“I constantly feel I need to justify my naming,” he added. “But at the end of the day I am on this trip with some of the best skiers in the US and if you are slightly off one day than a lot can happen. I went for it and came up short, but I am happy that I tried and excited for what lies ahead. This is certainly a new level. There are regular World Cup skiers racing with us and it’s fun to see where you compare.”
Also for the U.S., Logan Hanneman (University of Alaska Fairbanks) placed 40th, 2:54.1 behind the winner.
Germany’s Notz kicked it into high gear on the last of three laps for his first podium at a U23 or junior worlds, beating Norway’s Simen Hegstad Krueger by 9.5 seconds and French bronze medalist Adrien Backscheider by 26.7 seconds.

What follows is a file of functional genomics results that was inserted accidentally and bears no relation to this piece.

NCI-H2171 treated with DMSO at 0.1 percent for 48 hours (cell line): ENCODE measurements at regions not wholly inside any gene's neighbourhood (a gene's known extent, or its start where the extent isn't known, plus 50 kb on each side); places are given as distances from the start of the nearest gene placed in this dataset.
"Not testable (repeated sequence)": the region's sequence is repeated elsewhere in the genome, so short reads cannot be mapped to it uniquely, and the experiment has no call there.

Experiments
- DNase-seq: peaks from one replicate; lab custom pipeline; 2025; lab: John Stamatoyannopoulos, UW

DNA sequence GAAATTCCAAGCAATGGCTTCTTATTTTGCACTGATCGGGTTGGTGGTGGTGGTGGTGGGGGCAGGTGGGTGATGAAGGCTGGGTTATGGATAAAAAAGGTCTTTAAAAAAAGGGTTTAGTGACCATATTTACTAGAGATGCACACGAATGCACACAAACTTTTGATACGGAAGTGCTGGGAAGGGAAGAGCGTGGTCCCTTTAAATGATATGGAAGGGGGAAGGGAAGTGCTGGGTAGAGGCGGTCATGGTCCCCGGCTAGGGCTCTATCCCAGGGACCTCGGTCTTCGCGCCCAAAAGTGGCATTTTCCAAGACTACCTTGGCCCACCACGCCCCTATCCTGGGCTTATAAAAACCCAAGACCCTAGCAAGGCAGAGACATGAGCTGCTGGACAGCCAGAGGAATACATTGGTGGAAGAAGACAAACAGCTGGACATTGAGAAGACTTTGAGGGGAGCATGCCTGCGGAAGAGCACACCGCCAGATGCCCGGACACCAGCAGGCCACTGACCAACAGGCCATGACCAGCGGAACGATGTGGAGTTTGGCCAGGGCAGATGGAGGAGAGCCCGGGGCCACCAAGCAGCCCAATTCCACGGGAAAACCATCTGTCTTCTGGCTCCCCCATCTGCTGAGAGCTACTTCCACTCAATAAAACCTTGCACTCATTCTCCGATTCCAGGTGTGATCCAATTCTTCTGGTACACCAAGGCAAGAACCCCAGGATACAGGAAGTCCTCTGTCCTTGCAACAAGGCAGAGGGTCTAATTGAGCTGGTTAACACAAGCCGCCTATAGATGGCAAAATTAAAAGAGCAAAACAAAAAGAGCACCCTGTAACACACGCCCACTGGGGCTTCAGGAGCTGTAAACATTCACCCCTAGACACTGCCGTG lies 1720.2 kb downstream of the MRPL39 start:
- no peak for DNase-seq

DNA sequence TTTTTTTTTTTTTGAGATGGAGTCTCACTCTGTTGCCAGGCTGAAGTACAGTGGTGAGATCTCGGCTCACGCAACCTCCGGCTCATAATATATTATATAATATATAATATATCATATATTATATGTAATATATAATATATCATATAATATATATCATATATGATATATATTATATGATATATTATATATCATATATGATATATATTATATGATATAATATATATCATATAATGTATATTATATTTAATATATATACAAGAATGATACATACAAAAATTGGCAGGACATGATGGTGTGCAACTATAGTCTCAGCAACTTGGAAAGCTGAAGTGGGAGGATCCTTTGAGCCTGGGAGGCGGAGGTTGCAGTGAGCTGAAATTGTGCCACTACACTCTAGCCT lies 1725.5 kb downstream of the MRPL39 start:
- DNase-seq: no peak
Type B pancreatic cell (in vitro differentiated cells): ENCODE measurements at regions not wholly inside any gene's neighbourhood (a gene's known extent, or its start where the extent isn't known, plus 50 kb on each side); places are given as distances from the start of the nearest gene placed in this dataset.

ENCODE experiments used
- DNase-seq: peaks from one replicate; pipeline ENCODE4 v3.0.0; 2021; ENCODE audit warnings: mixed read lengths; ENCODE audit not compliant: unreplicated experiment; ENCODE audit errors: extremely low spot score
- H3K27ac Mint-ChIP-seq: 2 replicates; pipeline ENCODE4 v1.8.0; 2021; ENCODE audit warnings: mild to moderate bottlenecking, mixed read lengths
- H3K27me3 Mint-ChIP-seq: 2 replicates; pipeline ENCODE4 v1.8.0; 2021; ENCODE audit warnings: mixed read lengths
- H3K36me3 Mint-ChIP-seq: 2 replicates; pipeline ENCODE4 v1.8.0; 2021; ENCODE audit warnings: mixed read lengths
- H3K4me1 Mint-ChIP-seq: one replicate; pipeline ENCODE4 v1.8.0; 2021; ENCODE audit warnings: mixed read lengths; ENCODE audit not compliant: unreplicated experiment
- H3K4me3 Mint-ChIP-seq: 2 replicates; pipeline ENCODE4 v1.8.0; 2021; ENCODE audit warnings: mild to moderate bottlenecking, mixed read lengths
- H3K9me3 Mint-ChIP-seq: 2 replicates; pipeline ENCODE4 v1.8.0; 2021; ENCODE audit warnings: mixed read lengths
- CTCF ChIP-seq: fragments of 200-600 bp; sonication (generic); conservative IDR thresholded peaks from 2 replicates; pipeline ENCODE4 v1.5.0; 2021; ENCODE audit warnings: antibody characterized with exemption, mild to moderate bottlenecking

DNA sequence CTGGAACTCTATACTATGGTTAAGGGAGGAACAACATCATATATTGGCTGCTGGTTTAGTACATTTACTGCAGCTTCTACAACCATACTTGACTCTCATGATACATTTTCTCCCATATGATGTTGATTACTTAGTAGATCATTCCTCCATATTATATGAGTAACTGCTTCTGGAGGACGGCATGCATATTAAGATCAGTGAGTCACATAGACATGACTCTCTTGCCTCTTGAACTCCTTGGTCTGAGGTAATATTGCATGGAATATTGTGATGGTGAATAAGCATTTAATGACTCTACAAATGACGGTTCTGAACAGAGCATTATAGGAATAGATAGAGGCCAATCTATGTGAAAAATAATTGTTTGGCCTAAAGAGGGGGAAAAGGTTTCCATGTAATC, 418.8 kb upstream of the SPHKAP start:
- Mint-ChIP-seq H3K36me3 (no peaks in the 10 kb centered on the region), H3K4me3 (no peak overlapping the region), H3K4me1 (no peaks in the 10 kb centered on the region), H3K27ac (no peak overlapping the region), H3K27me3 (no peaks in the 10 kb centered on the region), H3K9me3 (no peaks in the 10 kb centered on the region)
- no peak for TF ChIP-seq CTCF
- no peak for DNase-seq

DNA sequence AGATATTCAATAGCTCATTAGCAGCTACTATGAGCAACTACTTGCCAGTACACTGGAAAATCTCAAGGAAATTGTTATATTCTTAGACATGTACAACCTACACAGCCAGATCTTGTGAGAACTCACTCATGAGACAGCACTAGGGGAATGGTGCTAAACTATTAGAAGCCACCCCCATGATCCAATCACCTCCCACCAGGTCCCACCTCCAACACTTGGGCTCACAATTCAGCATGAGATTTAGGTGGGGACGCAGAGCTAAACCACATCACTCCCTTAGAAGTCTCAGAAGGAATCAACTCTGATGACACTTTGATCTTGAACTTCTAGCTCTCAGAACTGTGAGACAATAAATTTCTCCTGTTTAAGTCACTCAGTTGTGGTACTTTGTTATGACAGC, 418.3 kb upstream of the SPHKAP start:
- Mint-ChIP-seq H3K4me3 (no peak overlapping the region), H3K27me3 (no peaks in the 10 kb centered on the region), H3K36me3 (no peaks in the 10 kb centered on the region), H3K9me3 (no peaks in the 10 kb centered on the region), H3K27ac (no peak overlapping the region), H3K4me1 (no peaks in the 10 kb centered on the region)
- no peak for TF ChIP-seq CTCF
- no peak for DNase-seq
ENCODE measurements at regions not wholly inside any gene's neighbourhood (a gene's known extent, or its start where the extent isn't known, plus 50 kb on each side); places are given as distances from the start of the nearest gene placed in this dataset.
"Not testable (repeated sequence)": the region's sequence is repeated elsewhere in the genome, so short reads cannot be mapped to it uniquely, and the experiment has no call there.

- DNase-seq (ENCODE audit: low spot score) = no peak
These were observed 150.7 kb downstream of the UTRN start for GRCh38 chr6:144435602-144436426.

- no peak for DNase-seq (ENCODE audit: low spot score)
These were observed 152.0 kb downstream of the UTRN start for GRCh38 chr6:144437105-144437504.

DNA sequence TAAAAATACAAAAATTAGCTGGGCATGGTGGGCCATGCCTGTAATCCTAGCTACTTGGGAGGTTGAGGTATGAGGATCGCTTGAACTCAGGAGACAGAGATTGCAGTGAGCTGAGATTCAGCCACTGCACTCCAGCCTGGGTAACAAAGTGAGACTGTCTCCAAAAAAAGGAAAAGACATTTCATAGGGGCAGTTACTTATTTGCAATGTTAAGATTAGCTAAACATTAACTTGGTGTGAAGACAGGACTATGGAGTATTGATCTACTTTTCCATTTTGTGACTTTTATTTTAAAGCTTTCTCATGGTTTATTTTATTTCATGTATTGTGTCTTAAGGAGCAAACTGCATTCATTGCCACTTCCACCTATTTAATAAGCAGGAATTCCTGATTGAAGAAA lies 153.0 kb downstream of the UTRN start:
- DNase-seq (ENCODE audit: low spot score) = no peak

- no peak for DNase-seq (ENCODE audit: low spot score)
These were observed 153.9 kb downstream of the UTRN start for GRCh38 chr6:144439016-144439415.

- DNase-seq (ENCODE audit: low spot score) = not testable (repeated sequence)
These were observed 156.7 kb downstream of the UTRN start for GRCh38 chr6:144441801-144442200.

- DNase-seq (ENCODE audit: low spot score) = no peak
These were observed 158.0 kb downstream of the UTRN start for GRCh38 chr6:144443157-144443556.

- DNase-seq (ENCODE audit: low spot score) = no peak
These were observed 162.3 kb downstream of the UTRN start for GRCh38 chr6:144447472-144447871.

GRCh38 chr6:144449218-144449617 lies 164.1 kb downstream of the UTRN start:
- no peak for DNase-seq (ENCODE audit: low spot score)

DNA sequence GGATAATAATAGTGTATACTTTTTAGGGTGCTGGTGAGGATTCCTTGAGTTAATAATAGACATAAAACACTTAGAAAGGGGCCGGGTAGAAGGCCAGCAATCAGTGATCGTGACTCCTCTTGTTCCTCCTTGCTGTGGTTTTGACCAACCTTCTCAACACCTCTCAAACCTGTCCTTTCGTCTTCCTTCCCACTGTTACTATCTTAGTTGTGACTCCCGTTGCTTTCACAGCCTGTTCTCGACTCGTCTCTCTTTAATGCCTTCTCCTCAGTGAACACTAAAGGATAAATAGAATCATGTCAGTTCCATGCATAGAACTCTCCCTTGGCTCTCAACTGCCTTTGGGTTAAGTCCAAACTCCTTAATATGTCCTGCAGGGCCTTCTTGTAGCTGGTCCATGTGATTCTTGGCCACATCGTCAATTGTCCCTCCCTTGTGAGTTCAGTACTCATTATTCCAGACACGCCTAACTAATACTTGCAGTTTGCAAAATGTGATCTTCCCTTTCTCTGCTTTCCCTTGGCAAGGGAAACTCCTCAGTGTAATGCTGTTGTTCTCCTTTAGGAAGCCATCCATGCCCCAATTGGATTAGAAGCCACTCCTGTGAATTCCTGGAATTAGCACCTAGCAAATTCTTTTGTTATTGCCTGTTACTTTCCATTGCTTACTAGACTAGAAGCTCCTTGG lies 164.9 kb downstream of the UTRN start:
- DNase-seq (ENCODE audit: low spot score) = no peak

Notz started last in bib 58 and paced himself accordingly to beat the times of both Krueger and Backscheider in bibs 56 and 57, respectively. Italy’s Giandomenico Salvadori held on for fourth (+34.7) and Norway’s Magne Haga, brother of women’s World Cup skier Ragnhild Haga, placed fifth (+40.2).
Raphaël Couturier of the Pierre-Harvey Training Centre (CNEPH) and national U23 team placed 41st (+2:56.4) to lead the Canadian men, while teammates Knute Johnsgaard (Whitehorse/Yukon Elite Squad) finished 47th (+3:51.1), Scott James Hill (Thunder Bay NDC) took 48th (+3:54.3), and Colin Ferrie (Black Jack) placed 50th (+4:06.8).
The U23 World Championships wrap up with the women’s and men’s 15/30 k skiathlons on Saturday.
— Chelsea Little contributed reporting
Alex Kochon (firstname.lastname@example.org) is the former managing editor at FasterSkier. She spent seven years with FS from 2011-2018, and has been writing, editing, and skiing ever since. She's making a cameo in 2020.